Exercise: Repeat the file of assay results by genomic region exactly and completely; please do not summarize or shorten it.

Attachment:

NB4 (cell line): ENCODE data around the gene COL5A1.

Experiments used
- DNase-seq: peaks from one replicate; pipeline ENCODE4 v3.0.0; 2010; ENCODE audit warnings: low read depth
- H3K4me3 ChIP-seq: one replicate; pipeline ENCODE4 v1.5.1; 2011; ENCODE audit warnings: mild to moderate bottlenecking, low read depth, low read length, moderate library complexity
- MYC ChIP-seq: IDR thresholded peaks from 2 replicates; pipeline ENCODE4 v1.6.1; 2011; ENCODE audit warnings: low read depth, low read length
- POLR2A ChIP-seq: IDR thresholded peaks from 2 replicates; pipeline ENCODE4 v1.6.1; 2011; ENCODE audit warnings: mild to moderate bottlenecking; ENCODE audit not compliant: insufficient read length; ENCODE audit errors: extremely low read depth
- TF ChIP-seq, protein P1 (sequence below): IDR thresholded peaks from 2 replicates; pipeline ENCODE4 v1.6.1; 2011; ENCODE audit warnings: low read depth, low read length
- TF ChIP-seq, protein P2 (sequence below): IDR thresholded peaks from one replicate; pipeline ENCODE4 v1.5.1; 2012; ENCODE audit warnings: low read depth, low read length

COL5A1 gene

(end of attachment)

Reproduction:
NB4 (cell line): ENCODE data around the gene COL5A1.

Experiments used
- DNase-seq: peaks from one replicate; pipeline ENCODE4 v3.0.0; 2010; ENCODE audit warnings: low read depth
- H3K4me3 ChIP-seq: one replicate; pipeline ENCODE4 v1.5.1; 2011; ENCODE audit warnings: mild to moderate bottlenecking, low read depth, low read length, moderate library complexity
- MYC ChIP-seq: IDR thresholded peaks from 2 replicates; pipeline ENCODE4 v1.6.1; 2011; ENCODE audit warnings: low read depth, low read length
- POLR2A ChIP-seq: IDR thresholded peaks from 2 replicates; pipeline ENCODE4 v1.6.1; 2011; ENCODE audit warnings: mild to moderate bottlenecking; ENCODE audit not compliant: insufficient read length; ENCODE audit errors: extremely low read depth
- TF ChIP-seq, protein P1 (sequence below): IDR thresholded peaks from 2 replicates; pipeline ENCODE4 v1.6.1; 2011; ENCODE audit warnings: low read depth, low read length
- TF ChIP-seq, protein P2 (sequence below): IDR thresholded peaks from one replicate; pipeline ENCODE4 v1.5.1; 2012; ENCODE audit warnings: low read depth, low read length

COL5A1 gene